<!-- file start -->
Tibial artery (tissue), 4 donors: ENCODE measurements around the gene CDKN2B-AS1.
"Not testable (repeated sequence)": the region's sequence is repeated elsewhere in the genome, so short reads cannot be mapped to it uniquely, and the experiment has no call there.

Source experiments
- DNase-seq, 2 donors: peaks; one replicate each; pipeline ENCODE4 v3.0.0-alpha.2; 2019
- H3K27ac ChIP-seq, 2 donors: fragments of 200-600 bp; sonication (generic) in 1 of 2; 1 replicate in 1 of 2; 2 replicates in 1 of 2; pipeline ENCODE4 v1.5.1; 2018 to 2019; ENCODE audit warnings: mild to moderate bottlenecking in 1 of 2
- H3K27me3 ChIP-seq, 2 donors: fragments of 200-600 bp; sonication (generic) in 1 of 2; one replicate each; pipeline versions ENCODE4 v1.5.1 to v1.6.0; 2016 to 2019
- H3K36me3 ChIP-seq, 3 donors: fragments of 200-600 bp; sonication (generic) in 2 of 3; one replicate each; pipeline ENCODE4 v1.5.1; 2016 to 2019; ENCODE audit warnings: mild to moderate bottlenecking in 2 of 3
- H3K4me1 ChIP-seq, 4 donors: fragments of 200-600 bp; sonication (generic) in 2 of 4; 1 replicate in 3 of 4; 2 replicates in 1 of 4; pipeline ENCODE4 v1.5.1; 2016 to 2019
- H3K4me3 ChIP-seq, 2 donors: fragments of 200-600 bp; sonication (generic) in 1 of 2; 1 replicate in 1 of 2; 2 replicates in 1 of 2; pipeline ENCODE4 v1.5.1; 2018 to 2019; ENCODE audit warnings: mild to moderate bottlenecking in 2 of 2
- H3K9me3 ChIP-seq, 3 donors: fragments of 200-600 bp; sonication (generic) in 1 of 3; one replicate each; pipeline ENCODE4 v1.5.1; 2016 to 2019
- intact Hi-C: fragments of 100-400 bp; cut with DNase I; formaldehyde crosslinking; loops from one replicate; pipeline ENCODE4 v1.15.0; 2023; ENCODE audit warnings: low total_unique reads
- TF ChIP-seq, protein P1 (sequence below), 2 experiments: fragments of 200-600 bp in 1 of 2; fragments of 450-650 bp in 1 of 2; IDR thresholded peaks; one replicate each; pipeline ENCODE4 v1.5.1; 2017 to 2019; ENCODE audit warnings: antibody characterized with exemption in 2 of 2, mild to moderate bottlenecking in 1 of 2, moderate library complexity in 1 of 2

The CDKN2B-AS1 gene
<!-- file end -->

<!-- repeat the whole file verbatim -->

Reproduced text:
Tibial artery (tissue), 4 donors: ENCODE measurements around the gene CDKN2B-AS1.
"Not testable (repeated sequence)": the region's sequence is repeated elsewhere in the genome, so short reads cannot be mapped to it uniquely, and the experiment has no call there.

Source experiments
- DNase-seq, 2 donors: peaks; one replicate each; pipeline ENCODE4 v3.0.0-alpha.2; 2019
- H3K27ac ChIP-seq, 2 donors: fragments of 200-600 bp; sonication (generic) in 1 of 2; 1 replicate in 1 of 2; 2 replicates in 1 of 2; pipeline ENCODE4 v1.5.1; 2018 to 2019; ENCODE audit warnings: mild to moderate bottlenecking in 1 of 2
- H3K27me3 ChIP-seq, 2 donors: fragments of 200-600 bp; sonication (generic) in 1 of 2; one replicate each; pipeline versions ENCODE4 v1.5.1 to v1.6.0; 2016 to 2019
- H3K36me3 ChIP-seq, 3 donors: fragments of 200-600 bp; sonication (generic) in 2 of 3; one replicate each; pipeline ENCODE4 v1.5.1; 2016 to 2019; ENCODE audit warnings: mild to moderate bottlenecking in 2 of 3
- H3K4me1 ChIP-seq, 4 donors: fragments of 200-600 bp; sonication (generic) in 2 of 4; 1 replicate in 3 of 4; 2 replicates in 1 of 4; pipeline ENCODE4 v1.5.1; 2016 to 2019
- H3K4me3 ChIP-seq, 2 donors: fragments of 200-600 bp; sonication (generic) in 1 of 2; 1 replicate in 1 of 2; 2 replicates in 1 of 2; pipeline ENCODE4 v1.5.1; 2018 to 2019; ENCODE audit warnings: mild to moderate bottlenecking in 2 of 2
- H3K9me3 ChIP-seq, 3 donors: fragments of 200-600 bp; sonication (generic) in 1 of 3; one replicate each; pipeline ENCODE4 v1.5.1; 2016 to 2019
- intact Hi-C: fragments of 100-400 bp; cut with DNase I; formaldehyde crosslinking; loops from one replicate; pipeline ENCODE4 v1.15.0; 2023; ENCODE audit warnings: low total_unique reads
- TF ChIP-seq, protein P1 (sequence below), 2 experiments: fragments of 200-600 bp in 1 of 2; fragments of 450-650 bp in 1 of 2; IDR thresholded peaks; one replicate each; pipeline ENCODE4 v1.5.1; 2017 to 2019; ENCODE audit warnings: antibody characterized with exemption in 2 of 2, mild to moderate bottlenecking in 1 of 2, moderate library complexity in 1 of 2

The CDKN2B-AS1 gene